You know, the idea of Software Developers is so simple: talk to developers, find out what they are thinking about, what they do in their jobs, how they look on their profession, and what they do for fun. But as it turns out, not many reporters ask those questions--at least that's what many subjects have told me. And I think what those questions reveal is that the term “geek” is unfairly limiting. These "geeks" are among the smartest, creative, versatile, and obsessed people I've had the pleasure of talking to. Some of them work for themselves; others for large companies: but all of them are entrepreneurial, both at work and beyond. Andrew Stone, the developer of the iPhone app Twitterlator, spoke to me from his vegetable garden on his ranch in New Mexico. Sasha Verhage, a lead designer at Google, is a part-time wine-maker. Jon Bentley, distinguished member of Avaya Labs Research, climbs mountains and admires Haiku. And Steve Lord, who heads environmental modeling for the U.
S. National Weather Service, told me how he was first inspired while racing sailboats as a teenager. Sometimes, you learn something completely unexpected. Gianugo Rabellino, an entrepreneur specializing in open source, told me that no Italian would ever think of drinking an espresso after 11AM. I had no idea.
- You seldom ask tough questions.
I think "tough" questions are overrated. If you put people on the defensive, they'll just clam up and tell you very little. If you become known as a hard line reporter, you may get an interview with a company's professional spokespeople, but probably not the hands-on software developers that I'm trying to profile for the article series--because developers aren't used to talking with reporters. It's not part of their job description, and if they're headed into a hostile interview, their PR people will protect them. Besides, most companies these days prepare internal FAQs that guide spokespeople on how to answer tough questions without actually saying anything substantial. I think the better approach is to listen closely, so that if the conversation takes an interesting, unexpected turn, I can follow the thread. Those unexpected twists often become the most interesting, and revealing, part of the conversation, but you can't plan for them and you certainly can't force them.
- What's your work day like?
We live in an A-frame house in Forest Knolls, a tiny hamlet, about an hour's drive north of downtown San Francisco, and about 90 minutes to 2 hours from the Silicon Valley. My commute is 14 stairs and a walk down a hall to my office. And as the name suggests, there really is a forest outside my office window: ferns, California Bay Laurel trees, even a small creek. I've always been a "morning person," so when my brain is operating properly, I'm writing by 7:30AM--but that means I'm pretty fried by early afternoon. I used to feel guilty about that, until David Heinemeier Hansson, inventor of Ruby on Rails, told me that most creative people, including himself, have only four-to-five hours of truly productive time each day. In my very limited programming experience, writing is somewhat like programming: it's inherently a solo occupation, so there are days when I'm just living in my brain. But I do get out from time to time to see clients. And of course I'm often on the phone.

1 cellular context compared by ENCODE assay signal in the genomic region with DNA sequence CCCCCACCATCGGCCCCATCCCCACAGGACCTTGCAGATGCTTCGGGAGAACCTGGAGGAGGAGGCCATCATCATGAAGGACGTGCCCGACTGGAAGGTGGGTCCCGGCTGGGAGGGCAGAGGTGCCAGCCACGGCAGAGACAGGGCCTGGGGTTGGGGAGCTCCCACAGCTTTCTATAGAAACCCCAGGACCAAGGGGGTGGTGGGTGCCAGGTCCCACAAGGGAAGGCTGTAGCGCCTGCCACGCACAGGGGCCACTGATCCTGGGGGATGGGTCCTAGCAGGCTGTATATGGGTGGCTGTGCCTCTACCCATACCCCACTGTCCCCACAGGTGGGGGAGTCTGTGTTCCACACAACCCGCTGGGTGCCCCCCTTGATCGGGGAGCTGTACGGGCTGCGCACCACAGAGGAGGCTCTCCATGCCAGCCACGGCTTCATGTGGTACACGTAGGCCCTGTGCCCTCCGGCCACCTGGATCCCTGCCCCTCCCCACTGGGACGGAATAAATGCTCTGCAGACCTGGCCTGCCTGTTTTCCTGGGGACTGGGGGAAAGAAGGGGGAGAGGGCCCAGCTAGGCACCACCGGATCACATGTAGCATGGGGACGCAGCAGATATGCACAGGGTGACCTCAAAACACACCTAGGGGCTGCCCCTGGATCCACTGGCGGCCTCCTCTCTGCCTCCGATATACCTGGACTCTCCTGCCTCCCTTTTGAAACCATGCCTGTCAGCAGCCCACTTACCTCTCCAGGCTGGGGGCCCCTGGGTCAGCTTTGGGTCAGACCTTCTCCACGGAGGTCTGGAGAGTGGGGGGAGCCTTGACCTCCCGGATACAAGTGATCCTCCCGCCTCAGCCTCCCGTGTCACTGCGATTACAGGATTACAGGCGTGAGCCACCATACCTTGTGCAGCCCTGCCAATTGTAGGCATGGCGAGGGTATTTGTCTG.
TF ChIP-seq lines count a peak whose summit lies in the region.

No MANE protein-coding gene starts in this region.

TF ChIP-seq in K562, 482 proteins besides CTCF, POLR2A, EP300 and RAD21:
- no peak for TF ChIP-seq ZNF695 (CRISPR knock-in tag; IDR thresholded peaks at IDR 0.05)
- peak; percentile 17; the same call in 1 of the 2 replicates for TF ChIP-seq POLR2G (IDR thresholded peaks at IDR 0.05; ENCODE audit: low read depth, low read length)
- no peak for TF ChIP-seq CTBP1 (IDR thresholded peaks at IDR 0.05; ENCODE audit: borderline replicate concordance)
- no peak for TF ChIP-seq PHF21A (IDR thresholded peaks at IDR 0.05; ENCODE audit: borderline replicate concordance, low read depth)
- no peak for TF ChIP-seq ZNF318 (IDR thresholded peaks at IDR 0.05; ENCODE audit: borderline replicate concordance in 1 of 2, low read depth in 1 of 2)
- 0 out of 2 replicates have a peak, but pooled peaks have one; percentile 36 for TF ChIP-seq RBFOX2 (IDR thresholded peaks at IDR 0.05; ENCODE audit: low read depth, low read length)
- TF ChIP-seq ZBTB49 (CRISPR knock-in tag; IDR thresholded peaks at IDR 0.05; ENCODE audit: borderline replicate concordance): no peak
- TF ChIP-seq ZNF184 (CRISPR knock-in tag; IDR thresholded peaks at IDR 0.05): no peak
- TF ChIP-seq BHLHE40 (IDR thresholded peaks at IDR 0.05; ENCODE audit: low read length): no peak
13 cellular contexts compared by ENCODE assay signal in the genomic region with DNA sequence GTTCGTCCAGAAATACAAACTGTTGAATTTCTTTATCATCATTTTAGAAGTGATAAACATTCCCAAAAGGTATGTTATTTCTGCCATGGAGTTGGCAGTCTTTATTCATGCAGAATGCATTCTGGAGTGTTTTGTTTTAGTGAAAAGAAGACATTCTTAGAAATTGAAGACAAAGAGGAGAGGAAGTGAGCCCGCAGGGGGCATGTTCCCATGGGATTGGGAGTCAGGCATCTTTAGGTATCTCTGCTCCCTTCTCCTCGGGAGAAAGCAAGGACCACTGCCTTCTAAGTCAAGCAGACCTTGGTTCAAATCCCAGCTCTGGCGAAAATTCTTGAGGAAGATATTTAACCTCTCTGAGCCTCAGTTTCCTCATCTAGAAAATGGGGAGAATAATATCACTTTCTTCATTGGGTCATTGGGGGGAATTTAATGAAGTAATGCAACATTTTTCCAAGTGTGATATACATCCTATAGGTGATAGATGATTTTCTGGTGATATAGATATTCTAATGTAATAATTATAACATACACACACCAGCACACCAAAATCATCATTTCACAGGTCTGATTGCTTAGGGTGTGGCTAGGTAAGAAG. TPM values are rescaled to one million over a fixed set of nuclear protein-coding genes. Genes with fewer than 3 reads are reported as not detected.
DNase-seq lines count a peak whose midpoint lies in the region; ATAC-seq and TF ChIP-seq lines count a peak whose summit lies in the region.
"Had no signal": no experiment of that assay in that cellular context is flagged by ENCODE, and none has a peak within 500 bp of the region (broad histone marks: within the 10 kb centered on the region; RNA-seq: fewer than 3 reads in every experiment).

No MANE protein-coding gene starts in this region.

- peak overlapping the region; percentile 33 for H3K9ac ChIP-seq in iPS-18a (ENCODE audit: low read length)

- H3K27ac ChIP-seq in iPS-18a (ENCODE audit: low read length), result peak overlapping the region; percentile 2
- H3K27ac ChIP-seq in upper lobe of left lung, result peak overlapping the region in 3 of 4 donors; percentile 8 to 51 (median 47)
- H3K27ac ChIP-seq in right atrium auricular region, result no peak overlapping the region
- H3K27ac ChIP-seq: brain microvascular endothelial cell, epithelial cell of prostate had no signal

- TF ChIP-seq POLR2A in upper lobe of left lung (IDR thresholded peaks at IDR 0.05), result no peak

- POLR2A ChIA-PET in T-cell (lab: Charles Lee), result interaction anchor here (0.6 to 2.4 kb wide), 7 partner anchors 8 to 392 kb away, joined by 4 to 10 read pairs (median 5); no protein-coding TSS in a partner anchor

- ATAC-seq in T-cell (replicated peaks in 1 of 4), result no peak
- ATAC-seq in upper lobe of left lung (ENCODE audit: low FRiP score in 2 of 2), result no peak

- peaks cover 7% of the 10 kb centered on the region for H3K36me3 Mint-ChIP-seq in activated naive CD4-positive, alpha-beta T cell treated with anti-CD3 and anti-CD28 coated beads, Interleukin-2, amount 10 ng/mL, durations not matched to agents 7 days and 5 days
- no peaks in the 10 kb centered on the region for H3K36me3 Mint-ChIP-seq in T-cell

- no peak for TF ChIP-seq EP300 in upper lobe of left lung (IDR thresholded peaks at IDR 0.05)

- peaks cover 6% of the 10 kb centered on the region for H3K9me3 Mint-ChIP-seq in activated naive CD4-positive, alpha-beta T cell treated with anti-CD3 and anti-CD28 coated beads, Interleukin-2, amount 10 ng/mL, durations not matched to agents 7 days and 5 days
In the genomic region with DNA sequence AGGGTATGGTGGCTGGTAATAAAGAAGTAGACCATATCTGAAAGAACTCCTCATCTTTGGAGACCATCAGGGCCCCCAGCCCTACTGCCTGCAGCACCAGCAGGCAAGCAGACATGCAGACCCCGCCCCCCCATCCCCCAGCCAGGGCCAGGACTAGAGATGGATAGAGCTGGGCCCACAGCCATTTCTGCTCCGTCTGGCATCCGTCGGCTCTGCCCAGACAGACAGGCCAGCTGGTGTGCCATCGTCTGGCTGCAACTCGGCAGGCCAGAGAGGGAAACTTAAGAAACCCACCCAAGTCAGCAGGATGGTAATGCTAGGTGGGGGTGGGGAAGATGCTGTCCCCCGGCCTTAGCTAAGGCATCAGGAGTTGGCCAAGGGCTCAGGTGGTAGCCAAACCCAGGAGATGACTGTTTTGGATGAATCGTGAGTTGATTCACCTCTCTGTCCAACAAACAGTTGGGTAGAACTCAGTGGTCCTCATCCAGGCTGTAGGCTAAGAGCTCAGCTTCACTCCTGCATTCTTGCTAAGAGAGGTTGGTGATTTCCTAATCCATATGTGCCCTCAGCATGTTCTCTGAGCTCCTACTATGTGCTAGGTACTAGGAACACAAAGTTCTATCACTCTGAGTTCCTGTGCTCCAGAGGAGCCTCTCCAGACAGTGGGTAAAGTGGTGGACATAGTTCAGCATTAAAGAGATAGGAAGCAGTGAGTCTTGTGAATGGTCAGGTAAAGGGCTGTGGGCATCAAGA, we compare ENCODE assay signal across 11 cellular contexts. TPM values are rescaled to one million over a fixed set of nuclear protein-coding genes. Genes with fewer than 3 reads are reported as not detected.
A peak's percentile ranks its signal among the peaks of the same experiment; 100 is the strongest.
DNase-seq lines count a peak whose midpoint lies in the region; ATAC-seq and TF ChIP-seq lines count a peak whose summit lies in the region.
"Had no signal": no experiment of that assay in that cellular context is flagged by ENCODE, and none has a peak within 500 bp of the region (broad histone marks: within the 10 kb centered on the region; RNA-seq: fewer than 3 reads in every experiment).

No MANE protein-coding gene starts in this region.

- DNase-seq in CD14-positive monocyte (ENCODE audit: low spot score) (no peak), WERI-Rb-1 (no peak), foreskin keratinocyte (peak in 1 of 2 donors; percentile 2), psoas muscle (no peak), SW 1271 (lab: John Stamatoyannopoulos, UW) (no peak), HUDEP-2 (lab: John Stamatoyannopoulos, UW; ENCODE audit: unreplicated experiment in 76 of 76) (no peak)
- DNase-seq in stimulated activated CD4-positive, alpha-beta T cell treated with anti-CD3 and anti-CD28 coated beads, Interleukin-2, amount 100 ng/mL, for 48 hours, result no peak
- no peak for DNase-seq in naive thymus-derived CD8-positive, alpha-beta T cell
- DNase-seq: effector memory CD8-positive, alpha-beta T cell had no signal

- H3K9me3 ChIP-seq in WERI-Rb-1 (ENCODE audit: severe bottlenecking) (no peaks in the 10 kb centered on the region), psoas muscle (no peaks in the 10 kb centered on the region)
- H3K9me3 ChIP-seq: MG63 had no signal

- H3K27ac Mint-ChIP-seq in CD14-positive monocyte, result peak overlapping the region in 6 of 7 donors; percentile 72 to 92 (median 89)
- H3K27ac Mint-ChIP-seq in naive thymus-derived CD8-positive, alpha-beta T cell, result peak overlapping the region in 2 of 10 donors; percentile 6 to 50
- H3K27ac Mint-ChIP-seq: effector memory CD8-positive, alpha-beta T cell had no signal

- What about after work?
I'm a GPS fanatic. As for hobbies, for the past couple of years, I've been working on a digital map of the hiking trails around here, of which there are many. It's a device that pretty much requires that I get off my butt and do something active. On weekends, I really try to rejoin the human race. On Sunday mornings, Sue and I meet regularly for coffee with a group of friends--and I often hike with some of them after that. We go out to eat or invite friends over. I love live theater and art exhibits. We go regularly to San Francisco Giants games. I thought I saw a lot of our lives reflected in a walk we took our last day in Tokyo. It was a Sunday morning, and we went through Hibiya Park, where people were enjoying the spring morning and a group of hikers were meeting, fully outfitted and carrying poles. We passed the Mitsubishi Ichigokan Museum, where people were lined up to see a Manet exhibit. We had gone to the ballgame the day before. I knew of course that all of this represents a narrow slice of Japanese life. But it was a slice I understood, because I live something like it at home. At least I thought I understood it until we came across all the women waiting with such ritualistic grace at the Takarazuka Theater. Whatever that's about, it seems very culturally specific.
- Do you have any advice for readers?
I'm always hoping they will advise me. But after 20 years of Software Design writing, I've come to this perhaps obvious conclusion: technology should improve your life, not be your life. Twitter is a great medium, but it's no substitute for face-to-face. Facebook is not a substitute for coffee with friends. No Apple product, however sleek, is as beautifully designed or engaging as a woman. My GPS guided us well through Kyushu. But when we couldn't figure out where to return the rental car in Beppu, it was the kindness of a young couple in a big Nissan pickup truck that lead us to our destination.
I think Japan has something to teach the U.
S. about the value of face-to-face. On every trip, I've been struck by the number of kids on classroom field trips. Our hotel in the Aso caldera, for example, was almost entirely occupied by students. Travel around America and you won't see anything like it. We don't invest enough in education, and, frankly, most groups of American kids would require far more adult supervision. This strikes me as a cultural value: Japanese people are taught the importance of being able to function in a group. The social networking technologies can help foster those connections, but they aren't a substitute. When I see two people sitting at the same table at a restaurant each staring at their iPhones, I think they might as well have stayed home. So my advice is: don't let technology get in the way of essential face-to-face encounters. From what I observed traveling in Japan, those encounters seem to go deep into the heart of what it means to be not just Japanese, but human.